|By CARL RICHARDS|
Change can be a scary thing. So it's no wonder that we're drawn to things we recognize — to things that are familiar — and stick with them. It's why we go to a chain restaurant, buy clothes from the Gap and drive the same kind of car for big chunks of our lives.
It's human to look for the familiar and to keep coming back. But when it comes to investing and money, this pattern creates some problematic biases. Let's take a look at how they might be impacting your life.
1. Paying Every Month
Each month there are certain bills that we get in the habit of paying without really thinking about them. Some, like our utilities and mortgage, are a given. But what about that gym membership? We're even more oblivious to the bills that get paid automatically.
Over time, we can end up spending more money than we'd like on things we don't really want and maybe aren't even using. But we do it because we always have, and we haven't stopped to ask why.
A new month starts on Tuesday. I suggest you sit down and make a list of all your monthly bills. Then go through each one and ask the question: Do I really need this?
2. Believing in the Company
Secretaries becoming millionaires because they own a bunch of company stock are the exception, not the norm. So don't kid yourself that working for a company, having a 401(k) with that company AND investing the rest of your money in that company's stock makes a lot of sense.
3. Inheriting an Opinion
Every so often, I'll hear from someone who inherited some stock. Oddly enough it usually ends up being a utility. People rarely want to part with the stock. Whether from emotion (My grandma gave it to me!) or fear (What would I buy instead?), people will cling to the stock instead of honestly assessing if it makes more sense to sell it.
This becomes even more complicated when there are emotions connected to the decision.
A classic example involves the breakup of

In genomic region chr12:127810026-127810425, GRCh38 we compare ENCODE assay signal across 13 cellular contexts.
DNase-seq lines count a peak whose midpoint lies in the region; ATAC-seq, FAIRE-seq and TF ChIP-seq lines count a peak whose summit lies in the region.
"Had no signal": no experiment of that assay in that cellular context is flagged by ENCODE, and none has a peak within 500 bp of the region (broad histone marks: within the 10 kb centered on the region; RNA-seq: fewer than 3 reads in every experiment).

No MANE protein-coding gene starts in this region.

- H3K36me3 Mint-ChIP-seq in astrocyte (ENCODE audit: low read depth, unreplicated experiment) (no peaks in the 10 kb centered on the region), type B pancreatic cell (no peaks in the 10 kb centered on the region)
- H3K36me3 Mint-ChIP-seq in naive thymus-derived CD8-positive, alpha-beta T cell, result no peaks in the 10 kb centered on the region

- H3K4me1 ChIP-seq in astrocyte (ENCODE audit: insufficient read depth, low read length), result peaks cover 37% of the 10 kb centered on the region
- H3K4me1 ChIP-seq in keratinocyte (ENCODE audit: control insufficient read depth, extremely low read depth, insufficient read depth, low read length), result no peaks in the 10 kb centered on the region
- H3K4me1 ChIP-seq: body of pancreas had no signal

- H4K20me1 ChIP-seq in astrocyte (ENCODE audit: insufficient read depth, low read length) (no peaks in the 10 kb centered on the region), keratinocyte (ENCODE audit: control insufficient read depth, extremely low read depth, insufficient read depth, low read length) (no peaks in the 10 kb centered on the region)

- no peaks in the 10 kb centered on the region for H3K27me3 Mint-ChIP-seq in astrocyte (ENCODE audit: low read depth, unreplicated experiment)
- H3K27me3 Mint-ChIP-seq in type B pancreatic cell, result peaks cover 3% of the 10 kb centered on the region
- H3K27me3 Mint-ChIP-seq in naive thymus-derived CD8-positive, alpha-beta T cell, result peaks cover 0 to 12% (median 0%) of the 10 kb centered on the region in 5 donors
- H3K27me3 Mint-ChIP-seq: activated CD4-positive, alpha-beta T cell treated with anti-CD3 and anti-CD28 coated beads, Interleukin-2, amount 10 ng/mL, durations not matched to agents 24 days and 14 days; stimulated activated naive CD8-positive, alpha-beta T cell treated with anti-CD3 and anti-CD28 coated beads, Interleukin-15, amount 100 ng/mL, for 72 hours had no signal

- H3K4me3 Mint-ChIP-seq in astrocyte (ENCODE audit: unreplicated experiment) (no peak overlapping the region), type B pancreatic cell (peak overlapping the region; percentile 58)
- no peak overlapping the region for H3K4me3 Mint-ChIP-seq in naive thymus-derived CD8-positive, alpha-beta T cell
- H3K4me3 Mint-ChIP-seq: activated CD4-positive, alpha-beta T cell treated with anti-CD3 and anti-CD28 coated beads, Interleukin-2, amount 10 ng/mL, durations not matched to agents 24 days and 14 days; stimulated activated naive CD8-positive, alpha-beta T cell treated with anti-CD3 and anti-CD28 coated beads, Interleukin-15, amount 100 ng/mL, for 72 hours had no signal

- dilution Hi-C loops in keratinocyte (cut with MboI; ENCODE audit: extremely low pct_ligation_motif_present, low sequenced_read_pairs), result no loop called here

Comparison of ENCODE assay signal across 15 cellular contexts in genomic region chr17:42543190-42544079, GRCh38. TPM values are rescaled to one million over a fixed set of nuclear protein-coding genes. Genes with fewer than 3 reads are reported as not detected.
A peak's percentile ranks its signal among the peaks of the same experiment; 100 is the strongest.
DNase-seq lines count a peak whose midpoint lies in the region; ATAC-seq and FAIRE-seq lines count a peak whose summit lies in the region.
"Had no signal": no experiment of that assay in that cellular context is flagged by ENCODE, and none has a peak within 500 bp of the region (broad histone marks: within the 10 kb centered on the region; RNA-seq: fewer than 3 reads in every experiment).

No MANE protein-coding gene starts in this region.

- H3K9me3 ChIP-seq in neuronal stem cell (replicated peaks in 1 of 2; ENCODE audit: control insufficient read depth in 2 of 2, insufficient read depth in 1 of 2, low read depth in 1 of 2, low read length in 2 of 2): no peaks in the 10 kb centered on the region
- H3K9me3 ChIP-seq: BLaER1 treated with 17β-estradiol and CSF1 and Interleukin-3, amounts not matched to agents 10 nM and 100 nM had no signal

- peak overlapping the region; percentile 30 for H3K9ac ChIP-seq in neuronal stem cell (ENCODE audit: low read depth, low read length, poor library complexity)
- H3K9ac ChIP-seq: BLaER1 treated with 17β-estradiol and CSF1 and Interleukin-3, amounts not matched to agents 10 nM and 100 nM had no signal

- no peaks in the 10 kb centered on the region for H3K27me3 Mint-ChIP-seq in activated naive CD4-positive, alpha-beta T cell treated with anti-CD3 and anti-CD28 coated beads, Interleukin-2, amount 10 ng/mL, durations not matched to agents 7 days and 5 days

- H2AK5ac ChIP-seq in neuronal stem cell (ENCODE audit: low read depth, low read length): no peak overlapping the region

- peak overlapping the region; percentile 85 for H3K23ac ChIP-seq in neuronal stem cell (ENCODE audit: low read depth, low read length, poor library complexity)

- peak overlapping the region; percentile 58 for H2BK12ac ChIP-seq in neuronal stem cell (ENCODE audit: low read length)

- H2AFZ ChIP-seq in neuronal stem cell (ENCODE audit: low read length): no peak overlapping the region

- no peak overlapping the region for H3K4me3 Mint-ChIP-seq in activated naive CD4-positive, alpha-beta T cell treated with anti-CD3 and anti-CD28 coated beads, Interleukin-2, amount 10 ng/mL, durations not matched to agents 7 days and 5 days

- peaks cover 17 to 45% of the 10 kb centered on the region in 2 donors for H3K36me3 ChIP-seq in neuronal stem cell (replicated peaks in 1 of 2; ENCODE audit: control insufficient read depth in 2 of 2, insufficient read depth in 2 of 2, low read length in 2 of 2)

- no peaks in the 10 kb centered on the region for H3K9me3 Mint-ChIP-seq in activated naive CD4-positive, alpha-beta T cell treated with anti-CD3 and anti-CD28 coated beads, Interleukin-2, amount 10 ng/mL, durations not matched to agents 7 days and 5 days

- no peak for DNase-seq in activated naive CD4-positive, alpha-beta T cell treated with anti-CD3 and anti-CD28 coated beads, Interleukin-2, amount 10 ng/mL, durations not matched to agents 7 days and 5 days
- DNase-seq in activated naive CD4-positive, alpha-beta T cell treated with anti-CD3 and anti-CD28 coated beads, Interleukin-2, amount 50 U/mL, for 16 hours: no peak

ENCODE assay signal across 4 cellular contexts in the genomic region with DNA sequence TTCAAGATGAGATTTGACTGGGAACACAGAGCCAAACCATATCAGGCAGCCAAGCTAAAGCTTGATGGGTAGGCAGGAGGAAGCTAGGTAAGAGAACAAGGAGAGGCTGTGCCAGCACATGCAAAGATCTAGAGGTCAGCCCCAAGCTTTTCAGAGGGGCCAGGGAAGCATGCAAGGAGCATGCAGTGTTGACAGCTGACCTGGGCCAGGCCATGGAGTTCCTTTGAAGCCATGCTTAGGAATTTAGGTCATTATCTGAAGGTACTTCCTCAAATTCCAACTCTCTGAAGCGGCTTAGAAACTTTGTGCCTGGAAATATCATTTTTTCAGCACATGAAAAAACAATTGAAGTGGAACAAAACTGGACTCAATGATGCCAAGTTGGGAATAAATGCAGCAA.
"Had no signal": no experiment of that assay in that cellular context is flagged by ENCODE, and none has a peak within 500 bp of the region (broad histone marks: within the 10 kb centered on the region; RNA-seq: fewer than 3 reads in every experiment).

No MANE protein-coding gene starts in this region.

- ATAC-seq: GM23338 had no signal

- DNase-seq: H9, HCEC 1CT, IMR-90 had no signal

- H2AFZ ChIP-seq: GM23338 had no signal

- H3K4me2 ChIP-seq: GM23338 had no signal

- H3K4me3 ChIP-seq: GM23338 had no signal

Your goal is to invest in what makes sense for you, not what your grandparents thought was best.
4. Being Sold Life Insurance
Life insurance is almost always sold and rarely bought. What do I mean by that?
Few people wake up in the morning and say, "I'm going to buy life insurance today." They're usually approached by someone they know — a neighbor, an uncle, even the infamous "evil" brother-in-law — and sold on the idea.
The insurance that requires the most selling is variable or whole life, which comes with an investment component in addition to the death payout, because it's generally not a good idea for most people. Because it's not a good idea, it has to be pitched, and the people most likely to give in are those who know the person doing the selling. We do this even though our intuition tells us that it probably doesn't make sense.
Then, even though we suspect we're throwing good money after bad, we keep paying those annual premiums because we're used to it (see above). Stop it! Don't be afraid to admit that it might not be the best option for you. Continuing to pay the premiums doesn't correct the mistake, it just compounds it.
We like what we know. So it makes a ton of sense that we have a bias towards owning
In the book Behavioral Finance: Investors, Corporations and Markets,
Polish investors had 99.4 percent of their stock allocation in domestic stocks even though
Between looking for the familiar and finding comfort in the status quo, we can make financial mistakes that add up over time. I totally understand why it's hard to ask the questions and to break the patterns. But don't cheat yourself out of a more secure future because you're comfortable today.
|Copyright:||Copyright 2012 The New York Times Company|
|Source:||New York Times Digital|